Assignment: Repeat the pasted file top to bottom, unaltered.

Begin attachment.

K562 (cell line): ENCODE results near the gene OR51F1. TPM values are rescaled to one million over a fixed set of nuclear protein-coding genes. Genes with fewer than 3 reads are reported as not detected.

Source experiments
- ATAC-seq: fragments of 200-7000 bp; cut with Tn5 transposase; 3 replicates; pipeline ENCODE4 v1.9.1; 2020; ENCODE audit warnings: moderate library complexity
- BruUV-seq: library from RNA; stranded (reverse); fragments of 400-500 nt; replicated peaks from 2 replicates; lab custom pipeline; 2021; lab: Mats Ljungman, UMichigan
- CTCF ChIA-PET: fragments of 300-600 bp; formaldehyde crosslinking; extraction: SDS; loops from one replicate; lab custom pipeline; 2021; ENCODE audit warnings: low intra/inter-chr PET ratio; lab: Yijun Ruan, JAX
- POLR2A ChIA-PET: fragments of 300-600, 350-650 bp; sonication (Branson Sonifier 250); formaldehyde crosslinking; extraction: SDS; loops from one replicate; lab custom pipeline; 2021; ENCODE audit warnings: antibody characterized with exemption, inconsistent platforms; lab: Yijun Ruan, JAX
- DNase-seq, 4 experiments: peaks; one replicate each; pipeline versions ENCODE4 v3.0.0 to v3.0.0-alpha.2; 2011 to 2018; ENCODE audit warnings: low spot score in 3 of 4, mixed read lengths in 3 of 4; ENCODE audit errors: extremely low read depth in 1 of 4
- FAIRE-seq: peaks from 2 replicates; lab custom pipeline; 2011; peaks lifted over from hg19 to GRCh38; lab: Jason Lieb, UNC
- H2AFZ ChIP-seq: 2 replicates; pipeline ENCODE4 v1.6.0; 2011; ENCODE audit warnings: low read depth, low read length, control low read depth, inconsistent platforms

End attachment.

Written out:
K562 (cell line): ENCODE results near the gene OR51F1. TPM values are rescaled to one million over a fixed set of nuclear protein-coding genes. Genes with fewer than 3 reads are reported as not detected.

Source experiments
- ATAC-seq: fragments of 200-7000 bp; cut with Tn5 transposase; 3 replicates; pipeline ENCODE4 v1.9.1; 2020; ENCODE audit warnings: moderate library complexity
- BruUV-seq: library from RNA; stranded (reverse); fragments of 400-500 nt; replicated peaks from 2 replicates; lab custom pipeline; 2021; lab: Mats Ljungman, UMichigan
- CTCF ChIA-PET: fragments of 300-600 bp; formaldehyde crosslinking; extraction: SDS; loops from one replicate; lab custom pipeline; 2021; ENCODE audit warnings: low intra/inter-chr PET ratio; lab: Yijun Ruan, JAX
- POLR2A ChIA-PET: fragments of 300-600, 350-650 bp; sonication (Branson Sonifier 250); formaldehyde crosslinking; extraction: SDS; loops from one replicate; lab custom pipeline; 2021; ENCODE audit warnings: antibody characterized with exemption, inconsistent platforms; lab: Yijun Ruan, JAX
- DNase-seq, 4 experiments: peaks; one replicate each; pipeline versions ENCODE4 v3.0.0 to v3.0.0-alpha.2; 2011 to 2018; ENCODE audit warnings: low spot score in 3 of 4, mixed read lengths in 3 of 4; ENCODE audit errors: extremely low read depth in 1 of 4
- FAIRE-seq: peaks from 2 replicates; lab custom pipeline; 2011; peaks lifted over from hg19 to GRCh38; lab: Jason Lieb, UNC
- H2AFZ ChIP-seq: 2 replicates; pipeline ENCODE4 v1.6.0; 2011; ENCODE audit warnings: low read depth, low read length, control low read depth, inconsistent platforms